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I am trying to center my equation on the line using this code:

\[

\ l_{12} =  \frac {m_{c} c_{c} \frac {dT_{c}}{dt} + m_{s} c_{s} \frac {dT_{s}}{dt}}{m_{s}} Delta t 

\]

but I keep getting this error: Missing $ inserted. I tried adding $ but it's still not working.

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2  
Welcome to TeX.sx! Are there empty lines in your source, too? (Comment those lines out (%) or remove them. This applies to every math mode (plain, LaTeX or amsmaths environment).) –  Qrrbrbirlbel Nov 11 '12 at 1:44
1  
I can confirm that it works when removing empty lines. –  Ketan Nov 11 '12 at 1:46
    
I removed the empty lines but I am getting the same error. Is there a specific package I need to use? I have now {amsmath} and {amssymb} –  Lynn Nov 11 '12 at 1:49
1  
@Lynn Can you post a minimal working example (MWE) starting with \documentclass and ending with \end{document}? A tip: If you indent lines by 4 spaces, they'll be marked as a code sample. You can also highlight the code and click the "code" button (with "{}" on it). –  Qrrbrbirlbel Nov 11 '12 at 1:50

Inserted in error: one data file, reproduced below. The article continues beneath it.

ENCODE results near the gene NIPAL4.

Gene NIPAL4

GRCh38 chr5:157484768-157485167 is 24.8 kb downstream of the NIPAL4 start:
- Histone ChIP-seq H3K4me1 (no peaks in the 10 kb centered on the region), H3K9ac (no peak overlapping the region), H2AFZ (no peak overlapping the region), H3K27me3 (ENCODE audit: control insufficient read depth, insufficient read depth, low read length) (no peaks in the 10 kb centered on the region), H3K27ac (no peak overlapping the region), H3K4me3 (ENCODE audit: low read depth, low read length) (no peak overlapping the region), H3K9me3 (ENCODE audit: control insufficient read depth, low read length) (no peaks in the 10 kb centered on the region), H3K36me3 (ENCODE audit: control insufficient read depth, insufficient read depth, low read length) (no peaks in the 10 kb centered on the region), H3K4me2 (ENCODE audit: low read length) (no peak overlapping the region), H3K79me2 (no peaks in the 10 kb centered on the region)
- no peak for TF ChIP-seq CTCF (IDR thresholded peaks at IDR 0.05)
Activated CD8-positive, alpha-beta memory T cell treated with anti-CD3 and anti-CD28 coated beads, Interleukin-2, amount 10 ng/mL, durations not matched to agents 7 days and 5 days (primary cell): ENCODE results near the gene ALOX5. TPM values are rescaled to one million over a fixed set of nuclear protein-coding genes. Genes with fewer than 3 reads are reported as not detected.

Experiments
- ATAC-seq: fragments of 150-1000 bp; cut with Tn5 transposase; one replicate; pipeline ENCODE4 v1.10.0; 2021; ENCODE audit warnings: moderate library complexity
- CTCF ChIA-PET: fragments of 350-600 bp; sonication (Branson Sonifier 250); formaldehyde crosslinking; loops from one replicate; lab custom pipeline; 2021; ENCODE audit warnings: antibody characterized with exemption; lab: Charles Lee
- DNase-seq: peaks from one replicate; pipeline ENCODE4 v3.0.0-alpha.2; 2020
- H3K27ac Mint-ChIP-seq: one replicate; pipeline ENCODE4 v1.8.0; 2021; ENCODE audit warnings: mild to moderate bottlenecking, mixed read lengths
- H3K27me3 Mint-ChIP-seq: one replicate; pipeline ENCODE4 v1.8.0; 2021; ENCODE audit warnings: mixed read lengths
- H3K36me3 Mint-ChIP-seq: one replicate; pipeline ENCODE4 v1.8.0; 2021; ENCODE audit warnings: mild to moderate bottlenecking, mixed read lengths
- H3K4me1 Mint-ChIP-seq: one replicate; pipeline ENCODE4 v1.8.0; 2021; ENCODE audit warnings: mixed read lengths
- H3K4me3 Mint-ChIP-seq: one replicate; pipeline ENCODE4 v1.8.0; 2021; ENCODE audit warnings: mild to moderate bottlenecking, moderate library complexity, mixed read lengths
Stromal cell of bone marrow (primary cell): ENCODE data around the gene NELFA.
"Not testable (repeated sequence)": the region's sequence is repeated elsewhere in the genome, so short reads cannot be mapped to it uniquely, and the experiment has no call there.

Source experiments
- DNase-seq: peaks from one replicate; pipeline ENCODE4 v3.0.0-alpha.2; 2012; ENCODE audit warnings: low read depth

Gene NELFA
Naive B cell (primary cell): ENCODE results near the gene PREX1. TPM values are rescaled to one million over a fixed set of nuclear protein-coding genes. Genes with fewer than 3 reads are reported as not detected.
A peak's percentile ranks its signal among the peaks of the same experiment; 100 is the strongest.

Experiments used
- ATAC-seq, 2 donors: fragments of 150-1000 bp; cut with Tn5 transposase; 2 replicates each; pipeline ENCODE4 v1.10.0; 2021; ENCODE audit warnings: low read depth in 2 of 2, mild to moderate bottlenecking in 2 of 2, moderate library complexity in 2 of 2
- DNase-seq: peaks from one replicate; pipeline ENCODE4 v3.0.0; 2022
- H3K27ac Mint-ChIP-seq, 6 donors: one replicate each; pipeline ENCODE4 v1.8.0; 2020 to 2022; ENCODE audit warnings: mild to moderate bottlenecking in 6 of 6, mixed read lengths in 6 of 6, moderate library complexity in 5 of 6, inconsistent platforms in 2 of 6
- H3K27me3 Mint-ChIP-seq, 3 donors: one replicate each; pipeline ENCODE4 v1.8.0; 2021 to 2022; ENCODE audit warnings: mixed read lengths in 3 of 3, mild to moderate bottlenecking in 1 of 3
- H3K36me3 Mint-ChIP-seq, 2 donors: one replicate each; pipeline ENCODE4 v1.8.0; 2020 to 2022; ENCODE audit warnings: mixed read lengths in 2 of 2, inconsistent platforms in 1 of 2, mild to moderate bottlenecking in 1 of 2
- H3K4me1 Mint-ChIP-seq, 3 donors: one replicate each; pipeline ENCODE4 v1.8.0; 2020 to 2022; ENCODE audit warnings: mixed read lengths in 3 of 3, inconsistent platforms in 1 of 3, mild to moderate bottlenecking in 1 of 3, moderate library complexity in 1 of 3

1  
Yep, as the others said you have a blank line issue. Also, there is a leading backslash that I think was meant for \Delta instead which is missing the backslash. The four space indenting is only for posting here so that the code gets displayed as code rather than text. –  Peter Grill Nov 11 '12 at 2:08
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1 Answer

As already said in my comment. Empty lines in math mode are not allowed.

Comment them out with % or remove them entirely.

If you load amsmath you have the benefit of using its very helpful math environments. In this case you probably want the equation or (unnumbered) the equation* environment.

(I also removed the preceding backslash \ and moved it in front of Delta.)

Code

\documentclass{article}
\usepackage{amsmath}
\begin{document}
\[
%
l_{12} =  \frac {m_{c} c_{c} \frac {dT_{c}}{dt} + m_{s} c_{s} \frac {dT_{s}}{dt}}{m_{s}} \Delta t 
%
\]

\[
l_{12} =  \frac {m_{c} c_{c} \frac {dT_{c}}{dt} + m_{s} c_{s} \frac {dT_{s}}{dt}}{m_{s}} \Delta t 
\]

\begin{equation}
l_{12} =  \frac {m_{c} c_{c} \frac {dT_{c}}{dt} + m_{s} c_{s} \frac {dT_{s}}{dt}}{m_{s}} \Delta t 
\end{equation}

\begin{equation*}
l_{12} =  \frac {m_{c} c_{c} \frac {dT_{c}}{dt} + m_{s} c_{s} \frac {dT_{s}}{dt}}{m_{s}} \Delta t 
\end{equation*}
\end{document}

Output

Output

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